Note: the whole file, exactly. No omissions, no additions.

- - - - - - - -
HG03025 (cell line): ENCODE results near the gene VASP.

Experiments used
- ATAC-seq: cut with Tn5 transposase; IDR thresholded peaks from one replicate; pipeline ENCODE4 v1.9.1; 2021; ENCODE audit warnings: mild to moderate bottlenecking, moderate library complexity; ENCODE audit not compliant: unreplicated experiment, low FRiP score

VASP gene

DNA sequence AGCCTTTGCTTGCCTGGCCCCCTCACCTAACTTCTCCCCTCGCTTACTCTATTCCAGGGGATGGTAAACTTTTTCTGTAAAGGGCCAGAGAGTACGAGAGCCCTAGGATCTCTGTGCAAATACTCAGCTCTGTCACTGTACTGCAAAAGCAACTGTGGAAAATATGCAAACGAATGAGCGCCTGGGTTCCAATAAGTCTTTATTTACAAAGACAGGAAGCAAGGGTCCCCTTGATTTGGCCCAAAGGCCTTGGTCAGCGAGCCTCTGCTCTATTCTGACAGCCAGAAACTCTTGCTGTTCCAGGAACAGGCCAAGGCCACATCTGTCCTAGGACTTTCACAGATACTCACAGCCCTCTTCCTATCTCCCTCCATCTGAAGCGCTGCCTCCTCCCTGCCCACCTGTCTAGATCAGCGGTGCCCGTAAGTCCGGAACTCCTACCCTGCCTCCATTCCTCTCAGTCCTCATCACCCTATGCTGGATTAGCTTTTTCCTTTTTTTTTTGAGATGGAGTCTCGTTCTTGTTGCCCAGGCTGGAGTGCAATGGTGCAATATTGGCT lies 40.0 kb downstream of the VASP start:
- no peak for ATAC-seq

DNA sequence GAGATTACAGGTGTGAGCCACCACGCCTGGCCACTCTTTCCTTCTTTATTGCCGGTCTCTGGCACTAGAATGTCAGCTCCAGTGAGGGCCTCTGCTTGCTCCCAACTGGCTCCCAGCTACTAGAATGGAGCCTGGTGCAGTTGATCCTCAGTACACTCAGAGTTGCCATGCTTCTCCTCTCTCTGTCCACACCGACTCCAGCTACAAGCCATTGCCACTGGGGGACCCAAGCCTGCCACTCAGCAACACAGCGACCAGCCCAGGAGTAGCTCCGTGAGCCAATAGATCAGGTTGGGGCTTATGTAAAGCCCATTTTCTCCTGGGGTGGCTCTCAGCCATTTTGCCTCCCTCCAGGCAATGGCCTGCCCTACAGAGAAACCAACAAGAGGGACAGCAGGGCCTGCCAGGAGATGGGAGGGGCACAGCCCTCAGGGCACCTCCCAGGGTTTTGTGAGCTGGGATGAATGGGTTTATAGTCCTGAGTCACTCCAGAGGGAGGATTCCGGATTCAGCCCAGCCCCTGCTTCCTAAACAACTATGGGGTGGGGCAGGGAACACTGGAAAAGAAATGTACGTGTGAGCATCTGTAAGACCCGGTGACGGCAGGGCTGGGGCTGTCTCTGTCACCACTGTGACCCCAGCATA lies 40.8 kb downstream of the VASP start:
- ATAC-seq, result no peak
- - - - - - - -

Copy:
HG03025 (cell line): ENCODE results near the gene VASP.

Experiments used
- ATAC-seq: cut with Tn5 transposase; IDR thresholded peaks from one replicate; pipeline ENCODE4 v1.9.1; 2021; ENCODE audit warnings: mild to moderate bottlenecking, moderate library complexity; ENCODE audit not compliant: unreplicated experiment, low FRiP score

VASP gene

DNA sequence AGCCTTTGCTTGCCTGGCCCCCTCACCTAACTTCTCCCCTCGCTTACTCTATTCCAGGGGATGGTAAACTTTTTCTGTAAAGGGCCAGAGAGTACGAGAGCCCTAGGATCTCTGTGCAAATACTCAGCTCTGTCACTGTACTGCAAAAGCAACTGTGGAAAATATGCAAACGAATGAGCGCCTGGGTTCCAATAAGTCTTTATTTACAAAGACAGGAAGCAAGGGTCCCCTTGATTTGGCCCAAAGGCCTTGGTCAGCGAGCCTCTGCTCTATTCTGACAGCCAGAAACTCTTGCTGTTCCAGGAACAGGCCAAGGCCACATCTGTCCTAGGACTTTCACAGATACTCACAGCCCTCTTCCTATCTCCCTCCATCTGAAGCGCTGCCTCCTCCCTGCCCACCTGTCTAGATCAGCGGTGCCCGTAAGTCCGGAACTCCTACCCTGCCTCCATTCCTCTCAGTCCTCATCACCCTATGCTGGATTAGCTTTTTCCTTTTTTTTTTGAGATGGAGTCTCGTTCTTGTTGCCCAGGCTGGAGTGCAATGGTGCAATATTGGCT lies 40.0 kb downstream of the VASP start:
- no peak for ATAC-seq

DNA sequence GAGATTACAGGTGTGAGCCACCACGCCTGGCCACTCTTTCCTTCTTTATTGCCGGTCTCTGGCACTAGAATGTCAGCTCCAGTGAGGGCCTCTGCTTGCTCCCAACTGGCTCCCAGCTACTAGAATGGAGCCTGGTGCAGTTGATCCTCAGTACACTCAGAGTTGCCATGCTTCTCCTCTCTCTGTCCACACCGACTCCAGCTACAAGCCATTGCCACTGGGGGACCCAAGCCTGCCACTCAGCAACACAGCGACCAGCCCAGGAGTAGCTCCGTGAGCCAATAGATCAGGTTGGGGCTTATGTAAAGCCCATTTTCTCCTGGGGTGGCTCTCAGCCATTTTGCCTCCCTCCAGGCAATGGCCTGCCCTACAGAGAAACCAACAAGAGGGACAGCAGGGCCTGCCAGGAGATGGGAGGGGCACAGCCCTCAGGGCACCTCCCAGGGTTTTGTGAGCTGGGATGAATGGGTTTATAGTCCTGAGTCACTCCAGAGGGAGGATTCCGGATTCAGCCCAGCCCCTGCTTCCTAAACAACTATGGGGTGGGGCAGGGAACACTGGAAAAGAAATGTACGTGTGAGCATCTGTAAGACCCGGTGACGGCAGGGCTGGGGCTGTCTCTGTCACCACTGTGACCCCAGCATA lies 40.8 kb downstream of the VASP start:
- ATAC-seq, result no peak